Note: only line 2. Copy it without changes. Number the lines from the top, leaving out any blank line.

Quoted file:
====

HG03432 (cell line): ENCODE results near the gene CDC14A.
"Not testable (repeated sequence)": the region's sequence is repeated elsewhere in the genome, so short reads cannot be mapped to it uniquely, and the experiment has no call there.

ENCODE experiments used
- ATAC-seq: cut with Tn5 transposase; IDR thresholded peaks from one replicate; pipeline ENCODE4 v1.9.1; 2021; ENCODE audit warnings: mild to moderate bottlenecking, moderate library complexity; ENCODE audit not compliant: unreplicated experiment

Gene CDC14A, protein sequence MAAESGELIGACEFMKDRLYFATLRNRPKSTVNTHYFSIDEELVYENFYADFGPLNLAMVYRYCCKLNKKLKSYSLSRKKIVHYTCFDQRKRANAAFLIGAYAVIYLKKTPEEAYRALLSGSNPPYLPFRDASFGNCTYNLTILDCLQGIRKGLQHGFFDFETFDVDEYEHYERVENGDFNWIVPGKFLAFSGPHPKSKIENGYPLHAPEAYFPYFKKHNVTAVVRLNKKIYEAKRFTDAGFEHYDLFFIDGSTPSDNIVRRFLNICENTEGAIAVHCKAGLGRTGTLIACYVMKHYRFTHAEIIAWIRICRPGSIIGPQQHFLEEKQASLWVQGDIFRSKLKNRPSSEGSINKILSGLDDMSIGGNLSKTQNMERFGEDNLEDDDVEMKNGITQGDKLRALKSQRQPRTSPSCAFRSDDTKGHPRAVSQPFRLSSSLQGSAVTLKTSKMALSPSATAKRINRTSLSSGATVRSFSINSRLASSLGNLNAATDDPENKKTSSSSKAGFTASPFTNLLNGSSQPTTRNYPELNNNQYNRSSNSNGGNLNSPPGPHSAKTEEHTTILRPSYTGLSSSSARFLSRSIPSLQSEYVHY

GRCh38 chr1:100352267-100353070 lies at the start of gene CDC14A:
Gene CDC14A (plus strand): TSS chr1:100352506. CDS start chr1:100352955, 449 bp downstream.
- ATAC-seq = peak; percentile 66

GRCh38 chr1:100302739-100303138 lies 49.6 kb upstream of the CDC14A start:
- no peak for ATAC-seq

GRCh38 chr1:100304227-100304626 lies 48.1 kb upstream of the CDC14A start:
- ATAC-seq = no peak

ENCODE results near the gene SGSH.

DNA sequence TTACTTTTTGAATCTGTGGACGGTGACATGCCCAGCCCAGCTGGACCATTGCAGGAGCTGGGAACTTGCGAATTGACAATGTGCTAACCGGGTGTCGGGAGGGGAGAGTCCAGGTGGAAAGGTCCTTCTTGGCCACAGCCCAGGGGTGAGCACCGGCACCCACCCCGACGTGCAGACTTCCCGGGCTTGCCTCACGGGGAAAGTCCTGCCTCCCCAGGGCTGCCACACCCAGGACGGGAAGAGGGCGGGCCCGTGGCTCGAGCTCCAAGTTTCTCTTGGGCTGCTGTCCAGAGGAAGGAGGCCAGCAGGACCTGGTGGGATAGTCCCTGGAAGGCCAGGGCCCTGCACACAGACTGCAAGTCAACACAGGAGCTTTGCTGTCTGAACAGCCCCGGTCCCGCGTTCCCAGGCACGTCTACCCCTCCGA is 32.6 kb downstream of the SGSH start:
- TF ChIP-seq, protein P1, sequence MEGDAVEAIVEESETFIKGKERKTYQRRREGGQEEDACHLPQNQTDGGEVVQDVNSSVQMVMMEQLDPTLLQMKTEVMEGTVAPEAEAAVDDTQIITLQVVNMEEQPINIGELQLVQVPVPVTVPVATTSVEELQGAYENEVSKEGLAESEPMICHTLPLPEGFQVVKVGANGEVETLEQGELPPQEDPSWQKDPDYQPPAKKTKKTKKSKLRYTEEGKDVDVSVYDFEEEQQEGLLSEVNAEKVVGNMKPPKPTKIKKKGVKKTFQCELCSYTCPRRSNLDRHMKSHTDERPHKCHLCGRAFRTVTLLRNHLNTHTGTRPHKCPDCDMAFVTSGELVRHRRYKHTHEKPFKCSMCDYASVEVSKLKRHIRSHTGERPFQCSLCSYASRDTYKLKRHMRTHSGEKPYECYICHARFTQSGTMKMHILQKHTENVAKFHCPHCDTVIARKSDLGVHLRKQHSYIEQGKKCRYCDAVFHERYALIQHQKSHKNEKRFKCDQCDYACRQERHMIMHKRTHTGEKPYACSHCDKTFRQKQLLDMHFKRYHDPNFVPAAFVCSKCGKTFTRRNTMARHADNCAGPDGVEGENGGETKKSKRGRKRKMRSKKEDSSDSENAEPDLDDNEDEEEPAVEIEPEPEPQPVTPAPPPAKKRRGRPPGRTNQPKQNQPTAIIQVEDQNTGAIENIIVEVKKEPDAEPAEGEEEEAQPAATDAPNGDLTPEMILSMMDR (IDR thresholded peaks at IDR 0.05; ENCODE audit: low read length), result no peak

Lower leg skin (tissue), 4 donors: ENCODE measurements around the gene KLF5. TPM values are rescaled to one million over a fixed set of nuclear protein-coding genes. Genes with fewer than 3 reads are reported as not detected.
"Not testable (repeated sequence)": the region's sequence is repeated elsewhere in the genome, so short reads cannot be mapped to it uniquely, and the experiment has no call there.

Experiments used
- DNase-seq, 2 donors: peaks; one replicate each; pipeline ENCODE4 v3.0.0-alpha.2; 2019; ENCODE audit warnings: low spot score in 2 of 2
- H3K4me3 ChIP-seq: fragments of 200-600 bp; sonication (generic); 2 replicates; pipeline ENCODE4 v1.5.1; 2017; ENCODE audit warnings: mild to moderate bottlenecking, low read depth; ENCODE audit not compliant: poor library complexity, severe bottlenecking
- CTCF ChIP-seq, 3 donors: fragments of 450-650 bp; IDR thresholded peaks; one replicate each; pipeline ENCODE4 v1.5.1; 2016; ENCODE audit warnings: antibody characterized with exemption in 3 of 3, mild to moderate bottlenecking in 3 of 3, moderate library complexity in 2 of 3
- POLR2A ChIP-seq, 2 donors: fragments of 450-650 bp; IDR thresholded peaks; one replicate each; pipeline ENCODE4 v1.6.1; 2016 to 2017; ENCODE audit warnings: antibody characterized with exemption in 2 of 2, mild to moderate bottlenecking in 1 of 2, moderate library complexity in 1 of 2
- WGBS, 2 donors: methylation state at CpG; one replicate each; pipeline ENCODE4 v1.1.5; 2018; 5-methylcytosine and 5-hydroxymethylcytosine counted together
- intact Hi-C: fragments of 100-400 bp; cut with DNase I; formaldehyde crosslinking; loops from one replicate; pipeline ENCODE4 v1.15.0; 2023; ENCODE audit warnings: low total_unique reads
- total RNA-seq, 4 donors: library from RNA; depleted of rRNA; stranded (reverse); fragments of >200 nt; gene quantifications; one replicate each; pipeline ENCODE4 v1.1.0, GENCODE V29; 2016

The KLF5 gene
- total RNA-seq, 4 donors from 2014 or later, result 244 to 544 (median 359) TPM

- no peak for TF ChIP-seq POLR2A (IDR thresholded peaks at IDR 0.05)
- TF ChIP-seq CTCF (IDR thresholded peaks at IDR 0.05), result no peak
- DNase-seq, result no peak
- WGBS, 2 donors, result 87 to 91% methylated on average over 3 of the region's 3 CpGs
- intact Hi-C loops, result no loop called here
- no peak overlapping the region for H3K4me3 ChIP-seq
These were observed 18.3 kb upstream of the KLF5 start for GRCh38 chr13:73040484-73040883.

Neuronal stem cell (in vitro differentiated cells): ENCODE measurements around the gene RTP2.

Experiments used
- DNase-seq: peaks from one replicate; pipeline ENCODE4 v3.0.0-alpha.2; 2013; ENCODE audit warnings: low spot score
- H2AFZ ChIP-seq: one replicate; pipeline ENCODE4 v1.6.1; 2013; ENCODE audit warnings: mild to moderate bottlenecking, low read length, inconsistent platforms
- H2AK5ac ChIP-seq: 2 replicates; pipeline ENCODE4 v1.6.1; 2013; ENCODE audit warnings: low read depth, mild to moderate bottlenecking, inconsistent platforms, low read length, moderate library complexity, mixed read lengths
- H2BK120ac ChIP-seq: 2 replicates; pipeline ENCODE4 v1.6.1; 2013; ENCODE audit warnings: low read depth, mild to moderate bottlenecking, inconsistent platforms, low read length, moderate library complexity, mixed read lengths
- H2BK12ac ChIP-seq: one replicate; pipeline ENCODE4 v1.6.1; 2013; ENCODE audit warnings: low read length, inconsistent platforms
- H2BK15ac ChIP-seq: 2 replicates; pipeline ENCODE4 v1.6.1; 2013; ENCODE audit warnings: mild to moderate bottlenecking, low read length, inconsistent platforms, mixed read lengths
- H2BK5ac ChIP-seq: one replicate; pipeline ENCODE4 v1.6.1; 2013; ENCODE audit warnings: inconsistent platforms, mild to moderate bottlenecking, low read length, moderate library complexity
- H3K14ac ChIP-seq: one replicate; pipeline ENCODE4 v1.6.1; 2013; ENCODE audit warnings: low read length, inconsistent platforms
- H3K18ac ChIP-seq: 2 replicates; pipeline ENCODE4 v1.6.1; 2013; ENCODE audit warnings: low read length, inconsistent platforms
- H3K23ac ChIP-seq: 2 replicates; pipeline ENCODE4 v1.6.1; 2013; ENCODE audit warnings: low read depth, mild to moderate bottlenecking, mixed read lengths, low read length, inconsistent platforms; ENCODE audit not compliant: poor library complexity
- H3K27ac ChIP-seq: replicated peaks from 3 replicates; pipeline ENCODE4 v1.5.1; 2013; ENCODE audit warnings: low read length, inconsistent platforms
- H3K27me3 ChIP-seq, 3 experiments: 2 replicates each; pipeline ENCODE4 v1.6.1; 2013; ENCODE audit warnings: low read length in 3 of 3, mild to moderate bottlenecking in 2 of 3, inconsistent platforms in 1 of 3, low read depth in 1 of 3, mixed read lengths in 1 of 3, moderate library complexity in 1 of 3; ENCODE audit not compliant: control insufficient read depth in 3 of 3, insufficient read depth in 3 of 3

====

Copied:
"Not testable (repeated sequence)": the region's sequence is repeated elsewhere in the genome, so short reads cannot be mapped to it uniquely, and the experiment has no call there.